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    For almost a decade now, a group of old Proctor High School buddies from points all over the country converge at Vermont’s Proctor-Pittsford Country Club to play a little golf — and more importantly — to reminisce and laugh.

    A fan publication devoted to Bruce Springsteen says it is shutting down after 43 years, with its publisher saying he's been disillusioned by the talk about ticket prices for their hero's current tour. Backstreets, active as both a website and magazine, is unusual for its journalistic rigor while leaving no doubt of its fan worship. But its publisher wrote that complaints among some fans about high prices for the Springsteen tour that began in Tampa on Feb. 1 left people at Backstreets lacking enthusiasm. Springsteen has said that it's “no fun being the poster boy for high ticket prices,” but said pricing was in line with others in live music.

    An off-duty New York City police officer who was shot in the head during a botched robbery has died, while officials say the suspected shooter is now charged with murder. Police Commissioner Keechant Sewell says Officer Adeed Fayaz died Tuesday, three days after being shot in Brooklyn. He was 26. Police had announced earlier Tuesday that they arrested 38-year-old Randy Jones at a suburban motel Monday. It's not clear if Jones has a lawyer who could respond to the allegations. Police say Jones lured Fayaz and his brother-in-law to Brooklyn on Saturday on the pretext of selling them a car posted on Facebook Marketplace.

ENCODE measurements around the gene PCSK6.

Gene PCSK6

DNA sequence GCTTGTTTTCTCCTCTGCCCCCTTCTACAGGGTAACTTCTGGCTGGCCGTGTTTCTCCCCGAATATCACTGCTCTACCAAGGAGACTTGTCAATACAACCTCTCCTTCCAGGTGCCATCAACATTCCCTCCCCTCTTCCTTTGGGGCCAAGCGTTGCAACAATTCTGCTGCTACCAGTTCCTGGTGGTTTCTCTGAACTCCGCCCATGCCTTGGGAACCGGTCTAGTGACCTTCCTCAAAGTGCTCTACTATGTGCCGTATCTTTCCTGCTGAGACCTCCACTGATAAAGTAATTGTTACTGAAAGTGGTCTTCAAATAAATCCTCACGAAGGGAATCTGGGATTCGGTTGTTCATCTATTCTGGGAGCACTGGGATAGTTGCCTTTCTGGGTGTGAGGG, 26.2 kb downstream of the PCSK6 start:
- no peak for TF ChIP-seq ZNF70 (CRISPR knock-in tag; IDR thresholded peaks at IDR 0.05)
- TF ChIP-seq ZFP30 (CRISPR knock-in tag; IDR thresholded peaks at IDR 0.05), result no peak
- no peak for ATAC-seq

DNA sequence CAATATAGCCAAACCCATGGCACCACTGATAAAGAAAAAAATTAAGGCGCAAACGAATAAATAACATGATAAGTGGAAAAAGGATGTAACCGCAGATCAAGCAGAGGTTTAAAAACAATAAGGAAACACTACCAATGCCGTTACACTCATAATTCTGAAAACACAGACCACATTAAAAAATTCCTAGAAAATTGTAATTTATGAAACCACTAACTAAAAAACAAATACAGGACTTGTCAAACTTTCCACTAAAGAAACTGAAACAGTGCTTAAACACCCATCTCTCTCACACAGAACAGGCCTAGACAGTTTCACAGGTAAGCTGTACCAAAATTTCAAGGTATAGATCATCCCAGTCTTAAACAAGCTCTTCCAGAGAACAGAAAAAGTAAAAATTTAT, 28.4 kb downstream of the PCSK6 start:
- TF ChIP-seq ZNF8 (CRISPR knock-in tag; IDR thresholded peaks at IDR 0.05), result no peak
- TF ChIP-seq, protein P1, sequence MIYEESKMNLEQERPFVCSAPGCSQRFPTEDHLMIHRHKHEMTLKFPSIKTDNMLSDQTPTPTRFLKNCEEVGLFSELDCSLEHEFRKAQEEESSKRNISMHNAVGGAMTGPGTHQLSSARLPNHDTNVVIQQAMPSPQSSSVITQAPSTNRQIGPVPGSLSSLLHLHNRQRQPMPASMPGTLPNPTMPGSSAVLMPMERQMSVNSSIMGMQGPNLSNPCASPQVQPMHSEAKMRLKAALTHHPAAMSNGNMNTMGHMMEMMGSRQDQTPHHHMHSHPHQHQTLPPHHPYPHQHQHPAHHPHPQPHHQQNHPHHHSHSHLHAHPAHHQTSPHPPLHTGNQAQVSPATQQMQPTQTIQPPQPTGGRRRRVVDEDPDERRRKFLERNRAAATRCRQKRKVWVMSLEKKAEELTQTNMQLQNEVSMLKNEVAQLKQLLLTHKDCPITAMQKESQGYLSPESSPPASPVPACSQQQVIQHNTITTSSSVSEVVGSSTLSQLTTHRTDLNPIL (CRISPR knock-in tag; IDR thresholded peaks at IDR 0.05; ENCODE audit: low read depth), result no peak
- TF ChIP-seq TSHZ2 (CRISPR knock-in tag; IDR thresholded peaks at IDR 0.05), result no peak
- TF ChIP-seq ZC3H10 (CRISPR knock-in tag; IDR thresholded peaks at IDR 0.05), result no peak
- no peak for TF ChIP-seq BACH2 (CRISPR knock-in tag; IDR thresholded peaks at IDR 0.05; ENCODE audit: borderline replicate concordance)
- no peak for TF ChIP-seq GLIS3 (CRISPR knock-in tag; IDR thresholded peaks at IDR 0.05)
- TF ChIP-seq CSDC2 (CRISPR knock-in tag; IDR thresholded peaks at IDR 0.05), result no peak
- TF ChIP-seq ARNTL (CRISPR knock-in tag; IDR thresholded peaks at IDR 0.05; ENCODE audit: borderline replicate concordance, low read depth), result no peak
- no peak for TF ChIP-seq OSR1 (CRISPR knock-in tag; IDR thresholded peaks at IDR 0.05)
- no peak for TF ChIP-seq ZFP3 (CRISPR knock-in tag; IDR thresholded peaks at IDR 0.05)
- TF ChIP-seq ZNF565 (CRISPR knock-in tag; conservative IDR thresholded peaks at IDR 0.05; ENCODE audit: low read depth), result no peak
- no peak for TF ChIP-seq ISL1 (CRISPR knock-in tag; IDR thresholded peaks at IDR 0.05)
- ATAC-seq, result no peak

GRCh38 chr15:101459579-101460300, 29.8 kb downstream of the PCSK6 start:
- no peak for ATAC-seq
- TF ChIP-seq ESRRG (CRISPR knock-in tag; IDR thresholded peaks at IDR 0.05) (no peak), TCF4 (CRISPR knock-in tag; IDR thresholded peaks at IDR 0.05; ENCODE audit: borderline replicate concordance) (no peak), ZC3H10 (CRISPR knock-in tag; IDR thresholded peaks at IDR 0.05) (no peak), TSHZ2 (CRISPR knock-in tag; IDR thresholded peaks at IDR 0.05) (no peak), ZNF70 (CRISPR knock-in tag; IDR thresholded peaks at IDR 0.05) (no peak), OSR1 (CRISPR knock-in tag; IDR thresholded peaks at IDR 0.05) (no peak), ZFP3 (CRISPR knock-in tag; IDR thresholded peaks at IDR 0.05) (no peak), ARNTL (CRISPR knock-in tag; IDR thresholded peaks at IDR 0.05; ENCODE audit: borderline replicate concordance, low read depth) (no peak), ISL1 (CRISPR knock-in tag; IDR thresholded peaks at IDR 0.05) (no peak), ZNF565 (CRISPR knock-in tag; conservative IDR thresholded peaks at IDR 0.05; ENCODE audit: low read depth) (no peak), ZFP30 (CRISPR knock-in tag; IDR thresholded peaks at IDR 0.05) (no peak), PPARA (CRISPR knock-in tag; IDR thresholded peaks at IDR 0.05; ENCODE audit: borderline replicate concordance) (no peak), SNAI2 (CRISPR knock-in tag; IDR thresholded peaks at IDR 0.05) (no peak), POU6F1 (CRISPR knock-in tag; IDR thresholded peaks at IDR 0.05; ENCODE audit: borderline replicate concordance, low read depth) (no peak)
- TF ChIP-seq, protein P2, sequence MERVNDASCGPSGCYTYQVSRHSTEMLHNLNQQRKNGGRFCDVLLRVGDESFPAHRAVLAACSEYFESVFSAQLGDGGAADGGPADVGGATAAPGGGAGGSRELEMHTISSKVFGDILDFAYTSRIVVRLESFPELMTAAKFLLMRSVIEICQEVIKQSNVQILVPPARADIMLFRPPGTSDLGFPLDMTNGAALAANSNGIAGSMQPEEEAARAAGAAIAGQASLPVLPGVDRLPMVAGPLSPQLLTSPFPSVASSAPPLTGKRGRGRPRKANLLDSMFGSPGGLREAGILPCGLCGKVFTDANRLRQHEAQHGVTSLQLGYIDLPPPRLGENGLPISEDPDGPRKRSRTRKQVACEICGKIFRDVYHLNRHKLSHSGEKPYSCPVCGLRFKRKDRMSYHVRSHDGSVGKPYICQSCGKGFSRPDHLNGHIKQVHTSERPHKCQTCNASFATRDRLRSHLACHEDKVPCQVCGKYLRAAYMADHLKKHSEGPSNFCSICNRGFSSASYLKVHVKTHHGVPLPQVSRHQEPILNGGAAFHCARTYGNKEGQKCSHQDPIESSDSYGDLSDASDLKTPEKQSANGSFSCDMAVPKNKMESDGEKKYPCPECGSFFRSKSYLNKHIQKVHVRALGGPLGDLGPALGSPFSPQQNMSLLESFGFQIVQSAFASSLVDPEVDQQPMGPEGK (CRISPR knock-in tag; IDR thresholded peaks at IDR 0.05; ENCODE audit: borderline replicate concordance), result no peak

FTX founder Sam Bankman-Fried will be in a New York courtroom Thursday for a bail-related hearing despite his lawyers claims that they've settled their differences with prosecutors. Manhattan federal Judge Lewis A. Kaplan says he wants to know more about Bankman-Fried's efforts to contact a likely trial witness against him. The judge said in a ruling last week that the note Bankman-Fried sent to the general counsel for FTX US seemed designed so they would “sing from the same hymn book." Bankman-Fried has lived with his parents in Palo Alto, California, after pleading not guilty to criminal charges. An October trial is planned.

    A former New York stockbroker-turned-Islamic State group militant has been convicted of becoming a sniper and trainer for the extremist group during its brutal reign in Syria and Iraq. A Brooklyn federal court jury reached a verdict Tuesday in the trial of Ruslan Maratovich Asainov, a Kazakh-born U.S. citizen. Prosecutors say he fought in numerous battles and built a notable profile in the Islamic State group by becoming a sniper and later an instructor of nearly 100 other long-range shooters. Defense lawyers argued that his accounts of his role were boasts that had no firsthand corroboration and didn’t prove anyone died because of his conduct.

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